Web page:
November 30, 2021
The past two years have been collectively traumatizing—we continue to endure the unrelenting waves of a deadly global pandemic with all of its attendant isolation, upending of social ritual and connection. The reactionary forces of white supremacy and patriarchy have arisen violently in response to the strides our society has made in challenging all forms of oppression. The climate crisis has intensified even quicker than scientists had thought possible, and the opioid epidemic is right on the heels of COVID-19 in the taking of innocent lives.
In the midst of all of this, we have seen the concept of self-care cynically commercialized and branded to sell merchandise. Our society also still seems to have an aversion to the open discussion of mental health. A case in point—Michael Che’s new Netflix special Shame the Devil may not be his finest work, but his parting thoughts about how our society is only just now acknowledging the mental health of Black people were profound.
All of these threads could be nurtured into deeply fascinating discussions of their own accord, but, as fall term closes, we can and should heal and nurture ourselves with the frigid short days of winter setting in. For many of us, the holidays are also a time of increased stress and depression remembering all whom we have lost, coming face-to-face with our dysfunctional families—or lack of family—and reflecting on the year that just passed.
An important first step in activating self-love and healing is to stop fidgeting with in-progress projects and all of the streams of thought that arise. Stop listening to that inner critic and just sit with the present moment as it unfolds.
This can take the form of mindfulness meditation, it can take the form of leaving your phone or computer in another room and just staring at the wall, it can be sitting in the bathtub and just counting your breaths. When we pause and actually take stock of subtle things that are happening around us, we are better able to see clearly what is happening within us.
I am very personally and deeply drawn to Zen Buddhist practice in my own life, and, though I used to identify as an avowed atheist, I think there are ideas and practices that can benefit all of us from all kinds of traditions. One such idea is borrowed from the Plum Village traditions of Thich Nhat Hanh: “Whenever a bell sounds, everyone pauses in what they are doing. It is a chance to stop and to take a few breaths in full awareness.”
One doesn’t have to live near the sounding of church or temple bells or even use an app to integrate something like this. Relish noticing very subtle changes in daily life: the sun breaking through an overcast day for a few brief moments, leaves rustling and dancing on the wind as they fall from the trees in the autumn, observing a kind interaction between two strangers, a luscious smell when walking into a cafe or restaurant. It doesn’t really matter what you focus on—that will be personal—but the important part is that this invites presence of mind.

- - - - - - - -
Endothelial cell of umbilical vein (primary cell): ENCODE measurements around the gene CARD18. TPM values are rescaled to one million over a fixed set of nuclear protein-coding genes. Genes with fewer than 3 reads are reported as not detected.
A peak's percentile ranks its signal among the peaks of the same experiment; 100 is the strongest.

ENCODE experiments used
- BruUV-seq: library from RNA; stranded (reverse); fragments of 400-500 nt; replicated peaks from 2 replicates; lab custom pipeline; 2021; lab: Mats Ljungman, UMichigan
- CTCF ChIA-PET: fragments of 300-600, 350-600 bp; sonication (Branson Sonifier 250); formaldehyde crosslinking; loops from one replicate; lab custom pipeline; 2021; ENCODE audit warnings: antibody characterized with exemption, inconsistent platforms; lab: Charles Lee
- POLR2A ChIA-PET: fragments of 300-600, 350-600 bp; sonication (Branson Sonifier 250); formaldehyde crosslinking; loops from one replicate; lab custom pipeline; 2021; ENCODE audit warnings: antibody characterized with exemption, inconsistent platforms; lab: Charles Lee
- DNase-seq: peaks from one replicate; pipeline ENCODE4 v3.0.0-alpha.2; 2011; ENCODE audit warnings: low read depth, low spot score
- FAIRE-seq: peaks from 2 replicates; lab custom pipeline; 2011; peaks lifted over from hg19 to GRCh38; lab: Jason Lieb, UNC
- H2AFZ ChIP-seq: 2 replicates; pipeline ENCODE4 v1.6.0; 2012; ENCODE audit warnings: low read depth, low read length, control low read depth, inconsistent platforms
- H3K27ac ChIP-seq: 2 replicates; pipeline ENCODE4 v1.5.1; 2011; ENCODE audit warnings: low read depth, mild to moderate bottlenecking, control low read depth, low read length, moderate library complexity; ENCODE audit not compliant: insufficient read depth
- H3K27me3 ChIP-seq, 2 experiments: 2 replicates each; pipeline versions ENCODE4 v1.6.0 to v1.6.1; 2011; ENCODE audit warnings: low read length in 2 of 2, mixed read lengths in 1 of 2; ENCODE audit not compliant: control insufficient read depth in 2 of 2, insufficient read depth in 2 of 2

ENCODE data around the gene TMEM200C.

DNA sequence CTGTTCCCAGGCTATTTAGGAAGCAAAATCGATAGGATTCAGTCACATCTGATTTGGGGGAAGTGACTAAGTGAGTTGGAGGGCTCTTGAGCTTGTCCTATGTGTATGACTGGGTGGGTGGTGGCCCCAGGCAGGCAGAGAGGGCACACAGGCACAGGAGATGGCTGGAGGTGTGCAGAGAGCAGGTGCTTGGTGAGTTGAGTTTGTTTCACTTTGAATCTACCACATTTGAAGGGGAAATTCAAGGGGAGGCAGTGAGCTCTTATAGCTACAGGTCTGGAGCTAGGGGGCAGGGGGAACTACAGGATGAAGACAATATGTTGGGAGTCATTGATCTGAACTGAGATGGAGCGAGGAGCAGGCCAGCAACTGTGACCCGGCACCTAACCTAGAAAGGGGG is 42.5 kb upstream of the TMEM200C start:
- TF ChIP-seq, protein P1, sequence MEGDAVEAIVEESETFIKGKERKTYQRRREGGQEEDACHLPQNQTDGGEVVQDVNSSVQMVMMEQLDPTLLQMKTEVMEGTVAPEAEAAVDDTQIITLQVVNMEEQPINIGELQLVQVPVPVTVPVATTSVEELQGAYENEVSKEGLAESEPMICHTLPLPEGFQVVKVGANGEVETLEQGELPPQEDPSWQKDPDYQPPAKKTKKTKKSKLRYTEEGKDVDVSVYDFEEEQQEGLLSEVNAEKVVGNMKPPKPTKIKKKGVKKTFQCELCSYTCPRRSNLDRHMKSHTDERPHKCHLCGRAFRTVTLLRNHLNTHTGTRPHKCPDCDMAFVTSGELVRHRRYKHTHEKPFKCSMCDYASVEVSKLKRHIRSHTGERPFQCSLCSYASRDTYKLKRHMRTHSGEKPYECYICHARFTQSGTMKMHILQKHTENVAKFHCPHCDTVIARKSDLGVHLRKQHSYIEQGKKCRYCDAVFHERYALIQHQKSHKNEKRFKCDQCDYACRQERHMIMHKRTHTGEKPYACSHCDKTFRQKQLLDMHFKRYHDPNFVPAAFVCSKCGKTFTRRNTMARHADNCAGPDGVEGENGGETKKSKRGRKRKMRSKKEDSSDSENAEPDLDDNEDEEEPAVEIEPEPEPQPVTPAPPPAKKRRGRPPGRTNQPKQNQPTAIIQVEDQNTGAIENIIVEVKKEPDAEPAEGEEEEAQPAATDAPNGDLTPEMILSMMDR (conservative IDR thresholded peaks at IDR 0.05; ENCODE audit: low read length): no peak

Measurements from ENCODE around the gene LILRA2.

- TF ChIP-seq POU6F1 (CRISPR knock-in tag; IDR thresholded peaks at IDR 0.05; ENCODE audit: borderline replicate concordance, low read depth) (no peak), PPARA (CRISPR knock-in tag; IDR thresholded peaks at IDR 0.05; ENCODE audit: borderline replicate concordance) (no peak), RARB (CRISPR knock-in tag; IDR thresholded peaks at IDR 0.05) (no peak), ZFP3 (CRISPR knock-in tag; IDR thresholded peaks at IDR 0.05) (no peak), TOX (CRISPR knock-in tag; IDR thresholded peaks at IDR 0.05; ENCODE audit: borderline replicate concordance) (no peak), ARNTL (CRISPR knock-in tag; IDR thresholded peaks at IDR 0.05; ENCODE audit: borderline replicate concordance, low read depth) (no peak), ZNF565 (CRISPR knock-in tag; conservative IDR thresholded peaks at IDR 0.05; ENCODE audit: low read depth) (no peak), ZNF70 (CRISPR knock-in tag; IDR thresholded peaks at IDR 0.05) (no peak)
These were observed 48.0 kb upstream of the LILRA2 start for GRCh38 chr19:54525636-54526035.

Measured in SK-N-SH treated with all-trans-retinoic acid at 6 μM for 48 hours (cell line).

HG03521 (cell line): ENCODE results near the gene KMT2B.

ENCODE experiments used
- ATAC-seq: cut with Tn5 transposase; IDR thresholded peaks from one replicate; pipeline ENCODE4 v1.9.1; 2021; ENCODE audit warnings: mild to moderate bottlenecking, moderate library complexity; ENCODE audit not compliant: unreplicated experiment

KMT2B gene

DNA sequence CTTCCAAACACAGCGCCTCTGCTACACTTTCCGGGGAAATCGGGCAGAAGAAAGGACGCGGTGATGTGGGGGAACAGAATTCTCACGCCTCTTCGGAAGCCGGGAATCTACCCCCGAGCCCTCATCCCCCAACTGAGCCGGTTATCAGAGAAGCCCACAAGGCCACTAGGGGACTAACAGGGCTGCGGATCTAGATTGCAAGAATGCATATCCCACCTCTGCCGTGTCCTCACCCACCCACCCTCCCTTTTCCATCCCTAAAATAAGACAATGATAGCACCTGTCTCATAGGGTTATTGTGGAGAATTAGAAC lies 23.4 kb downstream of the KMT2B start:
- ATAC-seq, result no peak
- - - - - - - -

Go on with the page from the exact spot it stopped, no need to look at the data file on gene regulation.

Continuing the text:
When we are able to stop with our preoccupations and anxieties about the future or the past, a beautiful space opens up. It is like the space between breaths. All of us need this space, as it is a pause that allows us to collect ourselves. In that space, it can also become apparent that the boundaries between seemingly separate elements tend to soften and dissolve. We remember that we are interconnected and interdependent, and that these relationships with one another—and with existence as a whole—are so vivid and important. Much more important than the things we often stress about.
In such liminal spaces, we are free. That lightness and unburdening of ourselves is crucial to better mental health. So, this winter, you are encouraged to pause. Relax into the moment and stop trying to do something all of the time. As Claire Miller in the design program here at Portland State expressed with a recent post, “It’s ok to be mediocre.”
Failure is beautiful and we learn through it. We can stop being so afraid of failure, judgement, isolation and ridicule, if we remember that we are held by one another, by space and by beautiful moments that keep happening. The question is, are we noticing them? This is not to downplay all of the tragedies, all of the hurt, all of the stress. These are still there. But so is this space, and so are our relationships with everyone. It can seem terrifying, but it is also illuminating. 
So take yourself out on a date. Wander around the city, a park or even just your home with no objective except to notice things. Try spending even just 10 minutes every day being intentionally focused on the present moment. The buzzword self-care will fall out of fashion, but our struggles with mental health are as old as our species.
Please be kind to yourselves this winter.
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